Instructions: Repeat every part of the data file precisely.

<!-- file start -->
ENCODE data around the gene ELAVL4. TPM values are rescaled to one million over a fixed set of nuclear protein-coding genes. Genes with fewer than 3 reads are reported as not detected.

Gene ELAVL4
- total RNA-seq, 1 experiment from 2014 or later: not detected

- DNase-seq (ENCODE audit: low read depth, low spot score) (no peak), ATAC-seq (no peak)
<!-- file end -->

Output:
ENCODE data around the gene ELAVL4. TPM values are rescaled to one million over a fixed set of nuclear protein-coding genes. Genes with fewer than 3 reads are reported as not detected.

Gene ELAVL4
- total RNA-seq, 1 experiment from 2014 or later: not detected

- DNase-seq (ENCODE audit: low read depth, low spot score) (no peak), ATAC-seq (no peak)